Determine the patterns between the fibre alignment of the material and the corresponding twist reactions.
Aeroelasticity: effects aerodynamic loadings on the flat plate model
Design the wing section (as a flat plate) built out of CFRP
Decide on proper construction (fibre alignment, material layering, configuration of ‘plates’) to achieve desired twisting motions.
Model evaluation: Approximation of the aerodynamic benefits of the resulting design
Determine if there is a reduction of the bending moments at the junctions between the fuselage and the wings
Devise a way to mechanically twist the wing.
How to apply forces to the composite construction? Hydraulics? Piezoelectric actuators?
Power supply system considerations
Design process (in accordance to above objectives)
1. Identifying needs (Reduction of Project Scope)
First approximation of the aerodynamic benefits of twisting the outer portion of the wing
Reduction of bending moment at the junction between the fuselage and the wings
Divide project focus into
Flat Plate Modelling of CFRP with aerodynamic considerations (incompressible subsonic inviscid flow)
Structural design of Active Torsion Mechanics for the outer portion of the wing – black box approach: given I/O, without details of model within, design transfer function to achieve desired I/O relationship.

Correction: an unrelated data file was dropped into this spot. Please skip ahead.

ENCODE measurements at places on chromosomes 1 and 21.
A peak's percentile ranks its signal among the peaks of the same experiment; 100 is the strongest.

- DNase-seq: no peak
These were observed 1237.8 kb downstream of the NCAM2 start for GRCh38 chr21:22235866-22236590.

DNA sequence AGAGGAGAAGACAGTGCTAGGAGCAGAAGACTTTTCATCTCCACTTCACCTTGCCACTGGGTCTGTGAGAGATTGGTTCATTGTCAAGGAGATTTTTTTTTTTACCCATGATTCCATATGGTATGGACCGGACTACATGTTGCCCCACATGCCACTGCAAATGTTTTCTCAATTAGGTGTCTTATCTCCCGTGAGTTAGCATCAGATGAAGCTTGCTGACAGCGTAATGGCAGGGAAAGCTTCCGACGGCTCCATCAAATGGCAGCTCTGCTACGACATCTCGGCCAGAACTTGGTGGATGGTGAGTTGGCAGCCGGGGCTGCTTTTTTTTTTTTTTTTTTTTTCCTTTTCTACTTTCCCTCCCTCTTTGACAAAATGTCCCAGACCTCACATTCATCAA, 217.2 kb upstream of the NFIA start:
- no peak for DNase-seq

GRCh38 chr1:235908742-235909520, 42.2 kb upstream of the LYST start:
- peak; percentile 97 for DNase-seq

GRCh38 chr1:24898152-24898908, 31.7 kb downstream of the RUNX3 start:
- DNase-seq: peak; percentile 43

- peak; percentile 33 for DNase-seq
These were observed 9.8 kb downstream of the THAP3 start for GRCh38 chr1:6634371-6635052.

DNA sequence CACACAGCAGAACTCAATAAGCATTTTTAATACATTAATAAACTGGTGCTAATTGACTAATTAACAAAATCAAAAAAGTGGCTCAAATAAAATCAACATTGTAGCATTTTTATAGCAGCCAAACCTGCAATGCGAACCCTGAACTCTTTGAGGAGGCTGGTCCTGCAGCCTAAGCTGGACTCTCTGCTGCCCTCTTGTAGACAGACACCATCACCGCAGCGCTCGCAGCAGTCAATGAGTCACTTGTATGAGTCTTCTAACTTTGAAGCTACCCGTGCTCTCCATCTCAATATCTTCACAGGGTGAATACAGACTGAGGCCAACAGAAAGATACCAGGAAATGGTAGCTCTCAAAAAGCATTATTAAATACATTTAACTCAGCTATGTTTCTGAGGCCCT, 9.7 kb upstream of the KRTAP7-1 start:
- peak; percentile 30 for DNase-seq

2. Planning and specifications (overall goals, constraints, boundary conditions)
Flat plate modelling
Develop a working understanding of the mechanics of laminated fibre reinforced material (properties, characteristics and reactions to external forces)
MATLAB programming to simulate material behaviour with respect to loadings (bending coupling, twist coupling)
Active Torsion Mechanics
Technical specifications: target twist angle, target time constant and displacement
3. Concept generation
Flat plate modelling
different alignments of material that will achieve the desired twisting motion
Active torsion mechanics
Investigate means of applying forces on the structure – Hydraulic actuators? Electrical Motors?
Placement of these actuators/ motors
Power and bandwidth requirement (effective operation frequency range)
4. Concept selection
Select the optimization scheme - optimization problem: Genetic Algorithm – solution selection
Evaluation matrix/ criteria that defines ‘desired twisting motion’
5. Concept testing
Presentation of the concept through sketches
Mathematical modelling of the concept
Emulation/ simulation of concept’s behaviour under specific loadings
6. Construction and testing
Physical Construction of prototype
Testing of Prototype